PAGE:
English Language, teaching outcomes and educational reform
South Sudan is the world’s newest country, but it has inherited an education system that is in desperate need of renewal and reform. One aspect of that process of renewal is the adoption of English as the language of instruction for all subjects from grade 4 at primary school. Teachers need good linguistic abilities to understand and deliver the curriculum – but many primary school teachers are untrained or poorly trained and have limited proficiency in English. The consequences are poor educational outcomes characterised by high drop-out rates, high repeat rates and teachers who feel de-motivated and out of their depth. To address these multiple problems, the Ministry of General Education & Instruction working with Windle Trust International with financial support from Unicef and the Global Partnership for Education, took the initiative to develop a comprehensive and nationwide project to improve the language proficiency of all primary school teachers.
In the first half of 2017, nearly 200 primary school teachers were assessed to obtain a general country-wide profile of English language abilities. The Common European Framework of Reference (CEFR) for Young Learners (7-10 years old) was used with the rationale that teachers need to grade their language to the level of their learners and be able to function at that level as a minimum.
Following the assessment phase of the project, 30 teachers and language specialists were trained to prepare and test teacher training materials that were focussed on developing English language abilities but which also were designed to include training in appropriate methodologies for teaching primary aged children.
The design and content of the teaching materials was made more complex because the language of instruction changes from mother tongue, or dominant tongue, in grades 1 to 3 (when English is taught as an additional language) to English as the language of instruction in primary 4 and above. There are 10 modules for Primary 1-3 and 10 modules for Primary 4-8. Each module has 4 workshops, which are divided into language development and teaching methodology. The new teaching materials are a step change from existing materials – they are based on clear evidence about existing language proficiency levels and are designed to build on existing levels of knowledge and understanding as well as to enable the application of teaching methods that are relevant to the context and curriculum.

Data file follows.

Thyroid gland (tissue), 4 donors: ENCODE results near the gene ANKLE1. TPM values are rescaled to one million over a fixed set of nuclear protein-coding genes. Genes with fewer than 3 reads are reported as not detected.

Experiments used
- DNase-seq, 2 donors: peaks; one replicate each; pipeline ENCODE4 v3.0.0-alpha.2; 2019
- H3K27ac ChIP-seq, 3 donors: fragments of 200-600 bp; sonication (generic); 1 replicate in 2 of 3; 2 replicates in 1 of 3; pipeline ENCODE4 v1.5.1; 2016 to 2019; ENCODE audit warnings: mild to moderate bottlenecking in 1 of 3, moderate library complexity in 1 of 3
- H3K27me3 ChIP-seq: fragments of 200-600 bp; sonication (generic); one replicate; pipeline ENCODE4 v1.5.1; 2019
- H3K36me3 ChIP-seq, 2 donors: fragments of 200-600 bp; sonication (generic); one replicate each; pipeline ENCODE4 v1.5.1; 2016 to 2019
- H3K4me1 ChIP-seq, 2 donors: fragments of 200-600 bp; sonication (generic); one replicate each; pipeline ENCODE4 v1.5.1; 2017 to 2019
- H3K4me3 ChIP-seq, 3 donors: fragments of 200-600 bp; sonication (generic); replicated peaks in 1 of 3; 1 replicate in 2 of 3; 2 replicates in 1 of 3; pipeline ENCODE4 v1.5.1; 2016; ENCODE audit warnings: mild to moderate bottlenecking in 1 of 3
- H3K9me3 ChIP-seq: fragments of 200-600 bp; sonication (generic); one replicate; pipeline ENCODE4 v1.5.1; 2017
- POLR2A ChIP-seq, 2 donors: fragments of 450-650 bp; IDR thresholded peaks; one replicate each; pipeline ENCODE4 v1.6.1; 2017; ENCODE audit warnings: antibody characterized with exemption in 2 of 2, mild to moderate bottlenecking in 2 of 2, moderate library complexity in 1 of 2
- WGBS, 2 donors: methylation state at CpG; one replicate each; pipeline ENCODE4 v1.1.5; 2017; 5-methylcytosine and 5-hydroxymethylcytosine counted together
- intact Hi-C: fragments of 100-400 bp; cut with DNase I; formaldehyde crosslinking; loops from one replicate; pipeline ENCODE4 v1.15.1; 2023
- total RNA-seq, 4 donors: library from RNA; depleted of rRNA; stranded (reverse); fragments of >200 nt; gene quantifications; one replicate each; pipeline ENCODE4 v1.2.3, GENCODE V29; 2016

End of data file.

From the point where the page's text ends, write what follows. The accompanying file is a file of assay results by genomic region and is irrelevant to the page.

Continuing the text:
In the final stage of the project, 4 teacher training venues were selected to pilot the newly written materials, including both in-service and pre-service providers. All 10 modules in both Primary 1-3 and Primary 4-8 were piloted, with post pilot assessments indicating that, after just 20 days training, reading and writing skills of the teachers had improved.
Looking ahead to the future the major challenge is how best to roll out the new teaching materials to all primary school teachers, wherever they are in South Sudan. Given the nature and extent of conflict in the country this will not be easy. The cautious option is to focus on those teachers who register on pre-service or in-service teacher training courses by working with selected Teacher Training Institutes to integrate the new materials into their existing courses. A bolder option, and an option that recognises South Sudan as facing exceptional problems in terms of the quality of teaching and learning and the need for an urgent and nationwide programme of primary school teacher development is to develop a bespoke programme that will roll out the new English language teaching materials to every teacher in the land in the next four years and simultaneously build up a core group of educationalists with specialist skills in language and teaching.